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GENETICALLY MODIFIED PEST-PROTECTED PLANTS: SCIENCE AND REGULATION
barriers to sexual hybridization between cultivated and wild relatives, rescue of pollinated embryos has been used: when a cross yields a viable embryo but the surrounding seed endosperm4 is not viable, the embryo is taken from the nonviable seed environment and “rescued” by being grown in tissue culture.
Other techniques to introduce variation in cultivars include cell fusion, somaclonal variation, chemical or x-ray mutagenesis, and genetic engineering (see section 2.4.2). Cell fusion is used to produce novel combinations of genomic material from nuclei and organelles when plants are not sexually compatible (Ehlenfeldt and Helgeson 1987); it can be performed only on plants that can be cultured with protoplast technologies. With protoplast technologies, cells are disconnected from tissues, their walls are removed, and their membranes are prepared for fusion. Somaclonal variation is variation that occurs during the tissue-culture process, and its phenotypic outcomes are often similar to other forms of mutagenesis. Genetic engineering is the transfer of a or a few genes into a cultivar with the use of Agrobacterium tumefaciens, microprojectile bombardment, electroporation, or microinjection. Transgenic methods will be discussed in more detail in subsequent sections of this report.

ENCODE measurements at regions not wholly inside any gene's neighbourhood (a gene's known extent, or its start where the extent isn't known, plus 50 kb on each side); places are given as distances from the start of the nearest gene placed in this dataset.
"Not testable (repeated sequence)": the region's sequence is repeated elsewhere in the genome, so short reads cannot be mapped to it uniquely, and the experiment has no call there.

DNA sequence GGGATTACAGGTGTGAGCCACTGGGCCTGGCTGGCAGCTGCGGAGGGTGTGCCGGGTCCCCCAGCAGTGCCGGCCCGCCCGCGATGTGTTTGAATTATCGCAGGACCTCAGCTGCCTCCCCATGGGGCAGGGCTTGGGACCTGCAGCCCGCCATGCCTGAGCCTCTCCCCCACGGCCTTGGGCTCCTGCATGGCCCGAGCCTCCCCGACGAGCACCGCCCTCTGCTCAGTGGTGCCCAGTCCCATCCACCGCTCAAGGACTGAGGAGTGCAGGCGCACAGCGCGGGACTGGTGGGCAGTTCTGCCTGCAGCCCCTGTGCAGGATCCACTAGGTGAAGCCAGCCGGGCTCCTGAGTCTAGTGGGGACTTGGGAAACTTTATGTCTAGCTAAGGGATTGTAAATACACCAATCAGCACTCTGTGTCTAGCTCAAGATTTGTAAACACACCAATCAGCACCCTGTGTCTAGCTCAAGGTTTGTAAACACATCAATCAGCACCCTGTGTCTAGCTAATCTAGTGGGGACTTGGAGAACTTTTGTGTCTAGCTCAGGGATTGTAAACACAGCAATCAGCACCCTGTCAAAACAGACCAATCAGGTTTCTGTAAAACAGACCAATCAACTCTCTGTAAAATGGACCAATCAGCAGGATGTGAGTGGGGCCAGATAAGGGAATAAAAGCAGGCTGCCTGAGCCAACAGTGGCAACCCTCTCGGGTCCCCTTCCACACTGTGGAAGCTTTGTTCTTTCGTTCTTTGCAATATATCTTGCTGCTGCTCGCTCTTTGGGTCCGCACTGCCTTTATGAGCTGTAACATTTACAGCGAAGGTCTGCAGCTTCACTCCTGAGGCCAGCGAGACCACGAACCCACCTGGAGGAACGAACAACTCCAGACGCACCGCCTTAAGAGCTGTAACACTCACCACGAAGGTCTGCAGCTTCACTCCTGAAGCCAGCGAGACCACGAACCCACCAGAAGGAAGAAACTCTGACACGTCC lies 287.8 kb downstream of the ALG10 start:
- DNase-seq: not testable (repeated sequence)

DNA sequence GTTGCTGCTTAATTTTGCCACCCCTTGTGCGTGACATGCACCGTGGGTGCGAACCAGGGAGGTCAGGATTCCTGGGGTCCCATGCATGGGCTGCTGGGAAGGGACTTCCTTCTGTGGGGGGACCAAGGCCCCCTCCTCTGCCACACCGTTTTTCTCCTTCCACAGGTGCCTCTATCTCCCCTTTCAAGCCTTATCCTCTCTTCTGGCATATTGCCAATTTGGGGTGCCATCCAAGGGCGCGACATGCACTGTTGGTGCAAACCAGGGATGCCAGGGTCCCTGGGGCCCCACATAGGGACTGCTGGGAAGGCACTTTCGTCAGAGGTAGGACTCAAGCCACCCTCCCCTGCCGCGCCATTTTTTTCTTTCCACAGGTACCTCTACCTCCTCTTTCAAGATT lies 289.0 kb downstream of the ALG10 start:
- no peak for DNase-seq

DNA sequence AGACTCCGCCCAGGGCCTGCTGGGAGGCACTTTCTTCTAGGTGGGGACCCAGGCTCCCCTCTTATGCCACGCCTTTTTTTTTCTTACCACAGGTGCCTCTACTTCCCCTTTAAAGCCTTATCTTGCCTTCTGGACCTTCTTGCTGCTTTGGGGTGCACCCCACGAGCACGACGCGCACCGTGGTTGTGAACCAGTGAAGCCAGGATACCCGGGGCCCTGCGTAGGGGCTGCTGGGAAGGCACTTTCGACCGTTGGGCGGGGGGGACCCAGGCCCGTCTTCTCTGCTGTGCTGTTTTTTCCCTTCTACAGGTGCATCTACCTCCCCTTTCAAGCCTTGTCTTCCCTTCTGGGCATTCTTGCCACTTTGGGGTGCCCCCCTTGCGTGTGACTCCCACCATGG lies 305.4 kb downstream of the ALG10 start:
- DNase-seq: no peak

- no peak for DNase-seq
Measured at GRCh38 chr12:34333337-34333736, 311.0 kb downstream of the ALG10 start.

One of the main differences among the techniques used for introducing variation is in the amount of DNA involved. In progeny resulting from a cross between two cultivars, half the genome comes from each cultivar. Each half (haploid) genome contains a significant amount of DNA (table 1.1). The amount transferred with conventional breeding in the case of Arabidopsis could be 70 megabases (Mb) (half the progeny's haploid genome comes from each parent). For bread wheat, the amount of DNA could be almost 8000 Mb. In contrast, transgenic methods involve the addition of only a few genes and flanking regulatory sequences (totaling about 1-20 kilobases).
Another important difference among the techniques can be the source of the transferred DNA. Sexual hybridization involves genes from sexually compatible species, which tend to be rather similar. Mutagenesis and the somaclonal variation process do not add genes, but rather modify existing genes. Cell fusion can add genes from evolutionarily divergent plant species (such as, plants from different genera), but normally fused cells are from somewhat related plants (for example, the technique has not been conducted by fusing cells from plants and microorganisms). In genetic engineering or transgenic methods, genes from any organism in the biosphere can be used as long as the regulatory sequences are functional in the host plant. For example with genetic engineering researchers